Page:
A new working paper entitled “Trade Competition and American Decolonization” (PDF), prepared for the 2012 IPES meeting and the subject of several previous posts, is now available. I’m happy to be presenting a primarily qualitative paper at a conference that has a reputation for being quantitative—although I am on the last panel before social time on Friday afternoon, so while I’m rambling on about sugar cane and coconut oil my audience may be daydreaming of Nelson County wine and Virginia tobacco. Ah well. Comments welcome.
I have always posted working papers online. Not everyone does this. The fear appears to be that posting articles online violates the anonymity of the peer review process for anyone who has access to Google. I used to do lame things like changing the title of my papers before submitting them to journals, but I do not think that has fooled any reviewers.
There is one cost of not posting research online: it hinders discussion and engagement from a wider audience. Nate Silver recently told TechCrunch that a “lot of journal articles should be blogs.” Steve Saideman put it best: “no, but lots of articles shld be blogged.” He goes on:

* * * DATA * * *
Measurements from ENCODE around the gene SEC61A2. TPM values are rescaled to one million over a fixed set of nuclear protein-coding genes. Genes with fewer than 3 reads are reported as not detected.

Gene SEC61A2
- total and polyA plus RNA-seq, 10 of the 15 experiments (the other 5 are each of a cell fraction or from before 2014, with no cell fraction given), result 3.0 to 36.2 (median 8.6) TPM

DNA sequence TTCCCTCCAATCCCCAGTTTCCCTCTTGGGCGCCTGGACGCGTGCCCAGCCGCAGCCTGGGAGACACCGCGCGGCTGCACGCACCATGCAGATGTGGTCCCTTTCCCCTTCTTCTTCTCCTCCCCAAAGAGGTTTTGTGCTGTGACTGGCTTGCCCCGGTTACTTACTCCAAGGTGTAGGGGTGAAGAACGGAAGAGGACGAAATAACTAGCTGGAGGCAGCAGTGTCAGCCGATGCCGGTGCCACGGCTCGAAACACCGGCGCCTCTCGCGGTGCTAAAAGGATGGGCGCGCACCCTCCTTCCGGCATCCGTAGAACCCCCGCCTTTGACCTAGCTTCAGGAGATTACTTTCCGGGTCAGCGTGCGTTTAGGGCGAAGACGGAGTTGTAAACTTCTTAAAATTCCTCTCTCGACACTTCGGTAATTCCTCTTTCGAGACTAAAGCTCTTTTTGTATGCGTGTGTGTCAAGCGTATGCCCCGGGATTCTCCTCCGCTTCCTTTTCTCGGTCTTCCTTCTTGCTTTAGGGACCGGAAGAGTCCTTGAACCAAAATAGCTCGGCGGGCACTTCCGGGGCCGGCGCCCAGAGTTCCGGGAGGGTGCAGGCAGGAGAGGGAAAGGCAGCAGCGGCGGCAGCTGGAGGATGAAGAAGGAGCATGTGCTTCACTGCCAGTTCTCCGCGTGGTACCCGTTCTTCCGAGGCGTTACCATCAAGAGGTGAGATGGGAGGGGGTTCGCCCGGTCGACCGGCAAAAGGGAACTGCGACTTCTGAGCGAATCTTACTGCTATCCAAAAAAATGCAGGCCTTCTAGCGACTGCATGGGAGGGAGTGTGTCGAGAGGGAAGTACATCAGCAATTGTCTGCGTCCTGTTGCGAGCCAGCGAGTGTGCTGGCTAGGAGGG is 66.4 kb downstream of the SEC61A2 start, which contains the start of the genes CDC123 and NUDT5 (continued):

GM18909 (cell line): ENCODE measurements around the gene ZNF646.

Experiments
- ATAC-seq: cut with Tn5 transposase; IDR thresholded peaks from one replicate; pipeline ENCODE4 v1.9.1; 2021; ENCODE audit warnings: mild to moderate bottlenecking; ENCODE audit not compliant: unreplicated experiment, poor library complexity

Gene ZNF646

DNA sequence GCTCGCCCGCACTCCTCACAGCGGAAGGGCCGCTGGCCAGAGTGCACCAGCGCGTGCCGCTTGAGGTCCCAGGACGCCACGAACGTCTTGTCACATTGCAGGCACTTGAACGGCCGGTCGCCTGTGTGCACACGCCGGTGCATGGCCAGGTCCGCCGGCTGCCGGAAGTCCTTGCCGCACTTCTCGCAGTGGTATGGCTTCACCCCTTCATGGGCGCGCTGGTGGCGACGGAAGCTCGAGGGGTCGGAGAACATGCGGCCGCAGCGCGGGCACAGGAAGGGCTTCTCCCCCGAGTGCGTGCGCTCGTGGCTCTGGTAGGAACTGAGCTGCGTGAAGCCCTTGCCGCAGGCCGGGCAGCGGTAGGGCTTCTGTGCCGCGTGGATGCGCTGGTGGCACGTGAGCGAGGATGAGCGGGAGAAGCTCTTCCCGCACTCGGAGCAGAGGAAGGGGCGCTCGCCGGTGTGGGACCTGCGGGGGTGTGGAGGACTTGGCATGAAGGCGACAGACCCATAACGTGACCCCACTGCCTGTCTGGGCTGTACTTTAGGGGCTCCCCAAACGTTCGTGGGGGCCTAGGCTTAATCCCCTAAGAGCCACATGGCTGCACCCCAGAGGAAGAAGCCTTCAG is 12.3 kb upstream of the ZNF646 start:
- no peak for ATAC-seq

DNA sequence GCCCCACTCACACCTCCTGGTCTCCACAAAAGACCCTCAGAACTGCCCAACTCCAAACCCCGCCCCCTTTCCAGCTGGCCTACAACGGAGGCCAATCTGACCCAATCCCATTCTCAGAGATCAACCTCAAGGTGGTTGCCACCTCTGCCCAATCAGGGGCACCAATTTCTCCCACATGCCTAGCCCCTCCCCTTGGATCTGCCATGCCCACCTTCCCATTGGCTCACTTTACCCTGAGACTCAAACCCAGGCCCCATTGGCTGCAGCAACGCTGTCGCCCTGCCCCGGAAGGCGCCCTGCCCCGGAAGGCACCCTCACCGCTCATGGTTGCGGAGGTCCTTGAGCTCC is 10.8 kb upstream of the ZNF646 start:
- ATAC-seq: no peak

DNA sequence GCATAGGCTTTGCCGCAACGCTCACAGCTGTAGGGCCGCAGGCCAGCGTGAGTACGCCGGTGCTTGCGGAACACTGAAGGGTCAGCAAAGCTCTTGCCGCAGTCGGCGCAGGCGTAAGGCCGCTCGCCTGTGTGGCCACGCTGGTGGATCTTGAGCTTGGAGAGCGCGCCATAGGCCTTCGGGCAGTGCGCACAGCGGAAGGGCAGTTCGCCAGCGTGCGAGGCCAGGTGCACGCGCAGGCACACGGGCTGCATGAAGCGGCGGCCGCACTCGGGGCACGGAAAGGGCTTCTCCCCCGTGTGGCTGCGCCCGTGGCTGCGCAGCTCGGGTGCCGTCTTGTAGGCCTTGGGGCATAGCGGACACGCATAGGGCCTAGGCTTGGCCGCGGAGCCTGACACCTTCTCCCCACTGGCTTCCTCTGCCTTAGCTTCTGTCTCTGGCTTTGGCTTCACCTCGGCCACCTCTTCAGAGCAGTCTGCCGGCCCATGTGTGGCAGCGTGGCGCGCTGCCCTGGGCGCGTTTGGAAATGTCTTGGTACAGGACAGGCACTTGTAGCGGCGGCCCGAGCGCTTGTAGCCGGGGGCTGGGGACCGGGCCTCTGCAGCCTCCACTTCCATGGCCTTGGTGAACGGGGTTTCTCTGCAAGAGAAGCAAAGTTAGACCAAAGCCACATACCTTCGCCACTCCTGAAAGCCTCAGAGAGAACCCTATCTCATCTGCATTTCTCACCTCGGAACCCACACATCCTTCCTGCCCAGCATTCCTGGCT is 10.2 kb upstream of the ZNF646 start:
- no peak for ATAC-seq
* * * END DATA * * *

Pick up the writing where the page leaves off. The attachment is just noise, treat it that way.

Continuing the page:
Journal articles r longer & more technical than a blog post, need to be more thorough, sophisticated. But articles should be summarized…summaries can and should be posted in non-gated places so that ideas disseminate even while research is still refined/vetted
There is a long debate about the role of blogging in modern academia, centering around the idea that blogging competes with research (see Dan Drezner for one story). I think the opposite is true, although I do recognize that most academic bloggers tend to blog about life more than they do about their own research. Saideman is right that we ought to let our ideas out for some time in the yard before we imprison them forever in a journal.